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Concurrent Session 3
40 minutes

March 31, 2016 ~ 1:45-2:25 pm

Agenda subject to change.

Aquatic Invasive Species - Thursday, 1:45-2:25 pm

Improving Aquatic Invasive Species Monitoring in Wisconsin

The Wisconsin Department of Natural Resources (DNR) aquatic invasive species (AIS) monitoring program has been supported by a strong network of volunteers and many partners. To expand these efforts, the DNR began a five year project in 2010 using statistically valid methods to collect baseline data and evaluate the rate of AIS spread within the state. Additionally, in 2015 the state completed pilot projects on streams to help identify priority locations for early detection AIS monitoring on streams. Learn how results from these projects on lakes and streams will inform the AIS monitoring strategy with the aim of improving early detection and rapid responses and also increasing volunteer participation.

Maureen Ferry, Statewide Aquatic Invasive Species Monitoring Lead, Wisconsin DNR

Citizen Science - Thursday, 1:45-2:25 pm

Citizen Scientists Help Identify Long-term Trends in Water Clarity Across the United States

Integrating limnological data collected by citizens, tribal groups, state and federal agencies, and research institutions across large spatial extents provides a unique opportunity to quantify temporal patterns of change. We analyzed data from more than 600 lakes with 22+ years of Secchi observations from a 17 state region of the United States using kernel-based time series clustering with dynamic time warping as a similarity measure to determine unique temporal Secchi patterns (e.g., increasing, decreasing, non-linear) and landscape and lake factors that influenced those patterns. We found a diverse set of temporal Secchi patterns, some of which would not have been identifiable using more traditional approaches. Our results from this analysis suggest that temporal patterns do not cluster spatially, indicating that local factors may be more important for determining temporal patterns than broad-scale regional landscape drivers. In other words, citizen science is very important!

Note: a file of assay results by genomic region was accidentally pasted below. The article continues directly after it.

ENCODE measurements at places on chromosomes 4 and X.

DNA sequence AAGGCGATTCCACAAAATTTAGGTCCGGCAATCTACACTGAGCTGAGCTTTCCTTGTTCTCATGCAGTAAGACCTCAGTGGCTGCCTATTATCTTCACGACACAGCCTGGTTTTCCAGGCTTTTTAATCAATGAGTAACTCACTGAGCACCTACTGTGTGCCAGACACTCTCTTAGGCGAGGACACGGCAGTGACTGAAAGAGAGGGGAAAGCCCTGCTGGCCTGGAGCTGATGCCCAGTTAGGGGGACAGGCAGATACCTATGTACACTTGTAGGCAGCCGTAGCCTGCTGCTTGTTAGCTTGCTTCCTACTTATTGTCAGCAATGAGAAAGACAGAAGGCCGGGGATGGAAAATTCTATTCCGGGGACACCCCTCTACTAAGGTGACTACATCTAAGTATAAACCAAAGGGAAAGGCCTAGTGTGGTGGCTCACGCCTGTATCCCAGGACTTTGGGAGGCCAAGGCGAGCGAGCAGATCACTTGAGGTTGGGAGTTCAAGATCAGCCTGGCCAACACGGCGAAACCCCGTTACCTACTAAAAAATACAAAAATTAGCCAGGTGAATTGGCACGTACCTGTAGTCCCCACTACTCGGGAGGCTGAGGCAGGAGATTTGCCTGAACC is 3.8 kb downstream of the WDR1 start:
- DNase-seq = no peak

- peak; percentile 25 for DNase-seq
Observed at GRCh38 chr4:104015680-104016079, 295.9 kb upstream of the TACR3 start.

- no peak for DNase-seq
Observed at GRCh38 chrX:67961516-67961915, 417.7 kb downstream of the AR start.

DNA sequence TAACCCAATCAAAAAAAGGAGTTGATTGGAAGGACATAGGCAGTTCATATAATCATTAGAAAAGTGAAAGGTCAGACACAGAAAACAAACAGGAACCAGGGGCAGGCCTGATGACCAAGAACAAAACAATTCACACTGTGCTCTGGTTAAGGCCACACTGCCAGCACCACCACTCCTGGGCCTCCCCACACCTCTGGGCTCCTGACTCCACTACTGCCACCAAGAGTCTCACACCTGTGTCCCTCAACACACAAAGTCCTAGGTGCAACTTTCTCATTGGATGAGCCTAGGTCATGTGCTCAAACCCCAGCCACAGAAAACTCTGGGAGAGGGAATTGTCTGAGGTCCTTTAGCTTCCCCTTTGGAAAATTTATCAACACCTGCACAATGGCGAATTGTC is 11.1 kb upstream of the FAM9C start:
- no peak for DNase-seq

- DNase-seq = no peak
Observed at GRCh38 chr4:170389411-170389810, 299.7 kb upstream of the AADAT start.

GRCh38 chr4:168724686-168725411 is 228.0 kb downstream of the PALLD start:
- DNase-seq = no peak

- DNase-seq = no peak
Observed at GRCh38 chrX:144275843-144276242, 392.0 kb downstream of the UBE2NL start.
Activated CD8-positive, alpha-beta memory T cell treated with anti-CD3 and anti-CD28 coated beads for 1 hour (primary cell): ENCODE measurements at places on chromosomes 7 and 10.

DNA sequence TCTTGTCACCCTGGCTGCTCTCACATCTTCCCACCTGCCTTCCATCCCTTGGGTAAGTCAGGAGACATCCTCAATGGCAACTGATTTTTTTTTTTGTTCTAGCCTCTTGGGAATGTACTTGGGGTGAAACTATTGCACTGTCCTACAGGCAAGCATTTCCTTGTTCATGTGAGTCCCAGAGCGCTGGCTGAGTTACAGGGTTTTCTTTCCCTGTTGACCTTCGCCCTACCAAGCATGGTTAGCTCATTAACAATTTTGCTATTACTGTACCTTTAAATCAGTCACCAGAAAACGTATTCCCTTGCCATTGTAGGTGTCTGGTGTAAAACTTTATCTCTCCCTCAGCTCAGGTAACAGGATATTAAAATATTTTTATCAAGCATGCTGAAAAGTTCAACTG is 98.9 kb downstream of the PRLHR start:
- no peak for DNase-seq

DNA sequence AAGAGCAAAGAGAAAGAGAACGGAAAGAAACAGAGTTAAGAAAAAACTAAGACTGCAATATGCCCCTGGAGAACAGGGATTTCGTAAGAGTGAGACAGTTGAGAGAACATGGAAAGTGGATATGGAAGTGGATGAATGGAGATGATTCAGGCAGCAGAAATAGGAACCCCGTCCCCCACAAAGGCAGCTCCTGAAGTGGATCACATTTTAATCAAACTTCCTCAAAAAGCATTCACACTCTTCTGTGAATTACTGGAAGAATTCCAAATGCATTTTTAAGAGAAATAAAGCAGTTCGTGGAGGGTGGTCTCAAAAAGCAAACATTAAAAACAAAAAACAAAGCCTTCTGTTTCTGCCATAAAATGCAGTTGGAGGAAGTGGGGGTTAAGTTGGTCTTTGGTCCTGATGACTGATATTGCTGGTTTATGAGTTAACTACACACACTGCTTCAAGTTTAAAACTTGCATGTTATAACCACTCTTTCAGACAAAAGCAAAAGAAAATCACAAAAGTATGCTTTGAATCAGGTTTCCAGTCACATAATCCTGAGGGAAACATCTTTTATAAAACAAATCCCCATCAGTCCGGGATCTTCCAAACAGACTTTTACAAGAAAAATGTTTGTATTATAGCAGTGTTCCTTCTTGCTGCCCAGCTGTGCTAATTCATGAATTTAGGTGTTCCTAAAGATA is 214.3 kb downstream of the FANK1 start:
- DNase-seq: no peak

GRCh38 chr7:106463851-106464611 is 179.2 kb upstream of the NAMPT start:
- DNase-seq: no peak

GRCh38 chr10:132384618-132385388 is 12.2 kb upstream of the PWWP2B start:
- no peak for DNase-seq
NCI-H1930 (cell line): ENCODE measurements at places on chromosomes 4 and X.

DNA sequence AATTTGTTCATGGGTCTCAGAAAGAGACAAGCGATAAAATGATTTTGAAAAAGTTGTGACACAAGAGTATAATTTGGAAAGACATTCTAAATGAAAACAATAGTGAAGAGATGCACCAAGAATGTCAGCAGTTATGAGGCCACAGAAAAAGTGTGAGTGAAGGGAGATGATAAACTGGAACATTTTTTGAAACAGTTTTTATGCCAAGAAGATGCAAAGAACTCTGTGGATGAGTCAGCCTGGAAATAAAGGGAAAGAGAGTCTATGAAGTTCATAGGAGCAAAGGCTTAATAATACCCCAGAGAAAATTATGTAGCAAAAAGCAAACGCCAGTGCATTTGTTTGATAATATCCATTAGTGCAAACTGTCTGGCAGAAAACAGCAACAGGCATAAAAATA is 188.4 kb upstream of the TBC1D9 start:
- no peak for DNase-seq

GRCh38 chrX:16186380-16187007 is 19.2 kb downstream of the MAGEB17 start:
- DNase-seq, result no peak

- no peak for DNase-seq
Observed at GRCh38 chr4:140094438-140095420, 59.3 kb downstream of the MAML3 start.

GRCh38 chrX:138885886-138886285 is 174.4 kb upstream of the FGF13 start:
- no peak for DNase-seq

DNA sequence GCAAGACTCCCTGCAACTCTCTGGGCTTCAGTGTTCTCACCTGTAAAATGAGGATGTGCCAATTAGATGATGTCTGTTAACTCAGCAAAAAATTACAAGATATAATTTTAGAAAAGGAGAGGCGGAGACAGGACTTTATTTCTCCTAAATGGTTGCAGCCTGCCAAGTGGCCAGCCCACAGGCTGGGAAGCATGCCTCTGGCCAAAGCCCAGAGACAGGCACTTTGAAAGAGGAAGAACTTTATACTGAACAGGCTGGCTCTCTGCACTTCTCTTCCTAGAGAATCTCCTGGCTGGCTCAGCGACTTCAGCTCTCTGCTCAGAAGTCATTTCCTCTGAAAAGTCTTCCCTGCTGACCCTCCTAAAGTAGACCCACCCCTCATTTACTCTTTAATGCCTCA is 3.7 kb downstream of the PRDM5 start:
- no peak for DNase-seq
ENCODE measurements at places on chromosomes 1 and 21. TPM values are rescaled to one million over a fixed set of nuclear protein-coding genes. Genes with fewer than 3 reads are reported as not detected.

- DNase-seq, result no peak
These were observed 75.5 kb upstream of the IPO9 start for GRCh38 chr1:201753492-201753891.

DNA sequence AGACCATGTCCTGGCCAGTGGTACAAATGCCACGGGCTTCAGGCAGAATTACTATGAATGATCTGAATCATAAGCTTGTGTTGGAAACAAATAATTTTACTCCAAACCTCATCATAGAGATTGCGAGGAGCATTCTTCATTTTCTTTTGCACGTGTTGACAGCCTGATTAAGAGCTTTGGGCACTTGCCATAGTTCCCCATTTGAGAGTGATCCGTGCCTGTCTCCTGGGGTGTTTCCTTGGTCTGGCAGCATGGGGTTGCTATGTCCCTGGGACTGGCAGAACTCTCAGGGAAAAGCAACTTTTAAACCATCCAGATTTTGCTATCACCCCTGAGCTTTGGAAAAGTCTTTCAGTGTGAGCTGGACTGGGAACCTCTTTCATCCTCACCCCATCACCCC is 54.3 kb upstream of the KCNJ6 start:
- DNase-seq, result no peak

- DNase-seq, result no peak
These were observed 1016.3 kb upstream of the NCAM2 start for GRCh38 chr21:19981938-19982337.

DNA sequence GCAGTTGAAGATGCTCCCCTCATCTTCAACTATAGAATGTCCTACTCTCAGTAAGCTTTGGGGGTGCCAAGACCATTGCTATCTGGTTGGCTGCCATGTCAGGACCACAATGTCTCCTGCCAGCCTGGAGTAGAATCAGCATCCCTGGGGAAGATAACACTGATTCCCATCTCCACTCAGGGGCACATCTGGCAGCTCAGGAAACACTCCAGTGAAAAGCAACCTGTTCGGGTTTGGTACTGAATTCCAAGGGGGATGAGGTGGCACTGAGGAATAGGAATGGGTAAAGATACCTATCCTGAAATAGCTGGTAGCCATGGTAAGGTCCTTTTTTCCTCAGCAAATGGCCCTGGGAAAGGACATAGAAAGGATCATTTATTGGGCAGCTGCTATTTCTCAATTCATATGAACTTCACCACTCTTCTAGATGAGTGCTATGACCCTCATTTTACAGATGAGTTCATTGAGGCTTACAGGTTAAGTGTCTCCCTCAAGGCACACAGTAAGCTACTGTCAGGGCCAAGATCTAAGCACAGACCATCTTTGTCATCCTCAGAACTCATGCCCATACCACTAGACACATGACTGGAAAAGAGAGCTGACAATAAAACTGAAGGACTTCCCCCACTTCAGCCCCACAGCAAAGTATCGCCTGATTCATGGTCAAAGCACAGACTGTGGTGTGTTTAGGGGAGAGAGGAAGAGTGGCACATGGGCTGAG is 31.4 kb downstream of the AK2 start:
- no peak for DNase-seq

Noah Lottig, Assistant Scientist, Trout Lake Station, UW-Madison

Statewide Aquatic Remote Sensing Program in Wisconsin

This presentation gives a brief overview of recent Wisconsin Department of Natural Resources activities associated with the remote sensing of water resources, including new capabilities to measure more water quality parameters in addition to water clarity (Secchi disk), utilization of image archives to examine trends in lake water quality and delineate relationships between environmental drivers (such as climatic conditions and land use) with changes in lake water quality, and interactive ways to present the satellite-derived data for public use. This program relies heavily on citizen-based monitoring data for satellite model calibration. See how broad-based participation provides an important linkage for public engagement in the State’s water resources protection.